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Classes AND Modules? What's the point?
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Date: -- (:)
From: Francisco Valverde Albacete <fva@t...>
Subject: Re: Classes AND Modules? What's the point?

[Resumé en Français à la fin]

I have also been wondering at this question and haven't found and answer yet but
I am willing to share a couple of thoughts with you, if you'd like... Read on,

Mark Engelberg wrote:

> The thing that confuses me the most about OCaml is that there is a huge
> overlap between the functionality of classes and modules, with a couple of
> subtle differences.  Classes offer inheritance which is extremely useful,
> but modules have a little more typing flexibility, the ability to share
> private data among multiple structures in one package, and the ability to
> specify compilation units.

Let me explain my prejudices as I used to have them some months ago:

- modules are for functional, stateless Abstract Data Types: you can define the
main sort of the Type (even polymorphic ones) and add all orbiting sorts you
need and so forth. You can even define them inductively with data constructors,
do pattern matching and the sort of niceties you'd expect of functional data
types and you can define observer functions and de-structors (though you'd call
them projections or coprojections and whatever)

- classes and objects are for anything resembling *states*: you pass the initial
state on creation, then mutate and observe it through observers. You have *one*
constructor through the "new" function, and destruction is done (thank's god) by
the GC.

Now, picture trying to set a state on a module (mainly defining some local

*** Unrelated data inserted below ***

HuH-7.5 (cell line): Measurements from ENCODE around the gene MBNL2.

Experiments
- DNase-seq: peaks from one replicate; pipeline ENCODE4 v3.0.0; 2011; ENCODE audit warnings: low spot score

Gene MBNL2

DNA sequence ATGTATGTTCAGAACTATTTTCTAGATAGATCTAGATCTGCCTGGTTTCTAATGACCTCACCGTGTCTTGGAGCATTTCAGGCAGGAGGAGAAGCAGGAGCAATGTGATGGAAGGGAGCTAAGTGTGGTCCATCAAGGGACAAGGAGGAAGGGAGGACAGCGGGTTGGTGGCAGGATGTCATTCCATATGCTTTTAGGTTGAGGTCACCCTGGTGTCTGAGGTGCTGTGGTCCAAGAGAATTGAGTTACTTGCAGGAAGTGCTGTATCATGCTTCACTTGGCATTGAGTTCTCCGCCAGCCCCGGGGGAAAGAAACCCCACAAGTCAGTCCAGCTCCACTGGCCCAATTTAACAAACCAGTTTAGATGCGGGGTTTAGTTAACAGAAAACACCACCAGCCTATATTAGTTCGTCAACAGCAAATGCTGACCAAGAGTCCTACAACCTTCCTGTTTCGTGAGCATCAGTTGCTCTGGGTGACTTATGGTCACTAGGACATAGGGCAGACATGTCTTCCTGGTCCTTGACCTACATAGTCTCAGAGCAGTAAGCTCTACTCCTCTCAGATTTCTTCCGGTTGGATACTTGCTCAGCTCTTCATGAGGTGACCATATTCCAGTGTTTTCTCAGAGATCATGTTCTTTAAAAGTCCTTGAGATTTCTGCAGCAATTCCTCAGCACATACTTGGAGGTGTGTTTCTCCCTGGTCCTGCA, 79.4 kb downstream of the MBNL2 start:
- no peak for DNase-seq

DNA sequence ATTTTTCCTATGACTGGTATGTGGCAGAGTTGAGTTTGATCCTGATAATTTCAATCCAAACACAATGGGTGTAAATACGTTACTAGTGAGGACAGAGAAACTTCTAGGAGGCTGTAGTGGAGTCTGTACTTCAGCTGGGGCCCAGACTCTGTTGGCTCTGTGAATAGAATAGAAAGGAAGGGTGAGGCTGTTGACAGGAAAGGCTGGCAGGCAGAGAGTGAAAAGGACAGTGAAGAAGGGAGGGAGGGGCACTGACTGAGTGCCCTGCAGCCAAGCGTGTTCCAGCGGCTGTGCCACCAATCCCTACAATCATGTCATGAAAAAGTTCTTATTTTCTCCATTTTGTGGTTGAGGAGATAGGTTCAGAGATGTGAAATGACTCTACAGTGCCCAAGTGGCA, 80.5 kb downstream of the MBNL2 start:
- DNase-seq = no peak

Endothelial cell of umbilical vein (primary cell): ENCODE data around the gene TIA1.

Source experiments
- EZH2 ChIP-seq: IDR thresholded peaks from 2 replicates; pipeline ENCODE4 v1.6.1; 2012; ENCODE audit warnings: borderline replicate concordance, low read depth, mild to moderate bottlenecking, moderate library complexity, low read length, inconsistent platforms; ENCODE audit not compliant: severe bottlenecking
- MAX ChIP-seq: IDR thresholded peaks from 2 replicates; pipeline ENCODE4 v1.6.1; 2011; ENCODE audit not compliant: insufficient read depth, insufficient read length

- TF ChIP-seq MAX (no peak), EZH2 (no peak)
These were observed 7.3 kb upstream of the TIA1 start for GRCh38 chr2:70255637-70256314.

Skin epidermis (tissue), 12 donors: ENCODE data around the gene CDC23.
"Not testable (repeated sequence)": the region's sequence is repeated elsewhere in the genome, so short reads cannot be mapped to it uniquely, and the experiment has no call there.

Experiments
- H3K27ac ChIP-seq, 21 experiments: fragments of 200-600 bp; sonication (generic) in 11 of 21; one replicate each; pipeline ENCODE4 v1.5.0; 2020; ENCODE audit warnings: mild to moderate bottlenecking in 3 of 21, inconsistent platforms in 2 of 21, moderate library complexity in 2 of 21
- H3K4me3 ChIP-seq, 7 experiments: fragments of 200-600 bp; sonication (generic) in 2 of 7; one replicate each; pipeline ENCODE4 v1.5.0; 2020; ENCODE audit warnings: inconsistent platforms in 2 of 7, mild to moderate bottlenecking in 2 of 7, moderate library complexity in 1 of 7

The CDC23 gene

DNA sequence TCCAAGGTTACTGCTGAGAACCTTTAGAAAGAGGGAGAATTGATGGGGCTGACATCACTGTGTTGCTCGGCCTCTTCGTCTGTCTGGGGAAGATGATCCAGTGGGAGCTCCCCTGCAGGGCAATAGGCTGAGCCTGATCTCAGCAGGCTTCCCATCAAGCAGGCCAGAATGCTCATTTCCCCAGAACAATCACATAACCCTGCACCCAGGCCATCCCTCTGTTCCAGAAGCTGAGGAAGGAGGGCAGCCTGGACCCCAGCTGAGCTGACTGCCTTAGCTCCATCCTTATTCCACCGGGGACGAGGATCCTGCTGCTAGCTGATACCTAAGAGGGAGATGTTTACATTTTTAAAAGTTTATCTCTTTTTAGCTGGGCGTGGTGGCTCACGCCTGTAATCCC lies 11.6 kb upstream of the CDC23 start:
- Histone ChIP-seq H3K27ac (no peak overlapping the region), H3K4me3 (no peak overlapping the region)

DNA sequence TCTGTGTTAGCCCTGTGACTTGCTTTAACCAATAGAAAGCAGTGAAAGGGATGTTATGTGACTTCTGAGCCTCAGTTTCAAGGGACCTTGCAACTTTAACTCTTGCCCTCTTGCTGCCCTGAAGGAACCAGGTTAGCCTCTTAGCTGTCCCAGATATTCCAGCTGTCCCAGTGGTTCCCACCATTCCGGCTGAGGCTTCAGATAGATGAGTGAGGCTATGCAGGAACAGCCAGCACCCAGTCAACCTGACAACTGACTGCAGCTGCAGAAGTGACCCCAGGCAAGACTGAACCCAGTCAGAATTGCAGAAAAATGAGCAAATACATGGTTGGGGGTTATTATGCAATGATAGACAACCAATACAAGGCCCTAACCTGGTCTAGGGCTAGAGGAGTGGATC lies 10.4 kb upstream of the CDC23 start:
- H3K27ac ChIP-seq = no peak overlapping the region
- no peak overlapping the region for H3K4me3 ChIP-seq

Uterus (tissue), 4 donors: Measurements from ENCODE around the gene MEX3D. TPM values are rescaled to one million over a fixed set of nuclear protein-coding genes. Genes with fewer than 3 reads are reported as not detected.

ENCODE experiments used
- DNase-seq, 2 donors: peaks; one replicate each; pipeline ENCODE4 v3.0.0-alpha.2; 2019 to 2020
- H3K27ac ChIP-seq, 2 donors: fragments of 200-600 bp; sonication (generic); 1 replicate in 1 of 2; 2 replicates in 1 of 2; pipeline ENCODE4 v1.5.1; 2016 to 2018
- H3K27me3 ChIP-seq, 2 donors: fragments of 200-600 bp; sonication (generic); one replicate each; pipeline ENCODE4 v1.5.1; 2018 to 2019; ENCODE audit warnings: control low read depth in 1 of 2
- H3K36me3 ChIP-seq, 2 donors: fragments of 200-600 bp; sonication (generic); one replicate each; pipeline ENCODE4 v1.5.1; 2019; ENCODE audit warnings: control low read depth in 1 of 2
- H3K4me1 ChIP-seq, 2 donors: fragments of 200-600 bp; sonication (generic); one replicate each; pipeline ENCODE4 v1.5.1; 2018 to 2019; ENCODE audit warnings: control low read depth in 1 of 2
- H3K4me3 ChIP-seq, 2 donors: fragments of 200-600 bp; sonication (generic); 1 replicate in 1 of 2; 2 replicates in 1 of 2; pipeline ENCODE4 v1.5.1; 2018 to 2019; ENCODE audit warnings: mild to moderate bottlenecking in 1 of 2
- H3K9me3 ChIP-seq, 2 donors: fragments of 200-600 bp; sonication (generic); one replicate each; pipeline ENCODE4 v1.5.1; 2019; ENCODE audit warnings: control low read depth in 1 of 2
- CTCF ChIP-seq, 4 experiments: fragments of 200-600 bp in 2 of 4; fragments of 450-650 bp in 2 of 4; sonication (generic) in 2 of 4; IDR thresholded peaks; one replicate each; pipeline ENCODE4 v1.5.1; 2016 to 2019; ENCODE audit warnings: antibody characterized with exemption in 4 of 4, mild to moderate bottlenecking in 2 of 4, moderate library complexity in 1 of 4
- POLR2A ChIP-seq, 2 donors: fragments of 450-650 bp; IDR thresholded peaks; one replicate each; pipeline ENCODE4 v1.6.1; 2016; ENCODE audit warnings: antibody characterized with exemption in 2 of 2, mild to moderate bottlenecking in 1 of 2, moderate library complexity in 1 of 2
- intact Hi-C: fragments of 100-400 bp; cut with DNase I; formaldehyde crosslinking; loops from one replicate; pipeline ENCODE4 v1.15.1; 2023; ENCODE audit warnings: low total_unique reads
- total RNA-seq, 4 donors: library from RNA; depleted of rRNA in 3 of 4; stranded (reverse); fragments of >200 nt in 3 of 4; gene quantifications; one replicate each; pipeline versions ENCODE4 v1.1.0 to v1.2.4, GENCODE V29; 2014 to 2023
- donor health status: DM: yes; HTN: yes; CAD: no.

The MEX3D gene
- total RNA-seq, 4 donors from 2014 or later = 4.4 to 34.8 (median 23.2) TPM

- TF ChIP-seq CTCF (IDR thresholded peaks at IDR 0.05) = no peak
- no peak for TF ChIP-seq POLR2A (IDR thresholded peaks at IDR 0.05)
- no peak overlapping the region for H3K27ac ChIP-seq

initialized variables) and keep several instances of this state... Nasty & ugly,
right? That's what we improved in from Camllight to OCaml: nice ways for doing
stateful things.

Now, picture bundling up an abstraction through a class without resorting to
modules. You can't even define types! (This used to be so, but maybe it's
changing in the next release?) Also, the name "constructor" doesn't even mean
the same for types and classes... I can't even imagine doing *everything* with
classes! A very customizable facility is what with modules (somewhere in the way
from CAML to Camlight 0.7)

Now, this is my new vision: some algebraic work by a guy called B. Jacobs
suggests that:
- "normal" types admit initial algebras as models, their terms are finitely
generable from constructors and you can prove and define properties by
structural induction;

- "class" types admit *final coalgebras* as models, they are not finitely
generable but they are models for infinite structures, you can define them
co-inductively and prove properties by bisimulation...

Thus it would seem that (normal) types and classes are natural competitors, and
modules are left as local contexts to bundle them all up.

> The problem is that because modules are slightly more powerful, it appears
> that the entire standard library is implemented as modules, not classes,
> despite the fact that this is supposed to be Object-oriented Caml!  This
> doesn't really make sense to me, because it totally hinders your ability to
> subclass and extend the default libraries.

I was one of the users who missed modules in old CAML and very much like modules
in Ocaml (and Camlight) as a means to structure code and libraries, although I
have been unable yet to obtain such good use out of classes and objects (mainly
because I think I don't understand row polymorphism).

But the point is *I want modules to structure code!*. They are local contexts
whereas classes are not. You still have to define modules to contain your

> This weird coexistence of classes and modules just doesn't make sense to me.
> Wouldn't it have made more sense to simply add the concept of inheritance to
> modules, rather than define a new "class" construct that supports
> inheritance but not all the other features of modules?  Or if the focus is
> intended to gradually shift in the direction of classes rather than modules,
> shouldn't the standard libraries reflect this?

I would still like to see modules as first values (recursion & the like) but
this seems out of the frontiers of abstract language science for the time being.

And yes!, I'd like inheritance in modules, but this looks as if would not work
like we are used to with classes (inheriting parts of contexts, overwriting old

> Can someone please explain?

I wouldn't call this an explanation, but I hope it has come in handy.

[Français dès ici:

Il me semble qu'il faut compare les objects aux types normaux plutôt qu'aux
modules. En vue des developpements en coalgèbres ça peut bien être le cas. Alors
on laisserait les modules comme un mecanisme de modularisation des contextes.]


            Francisco Valverde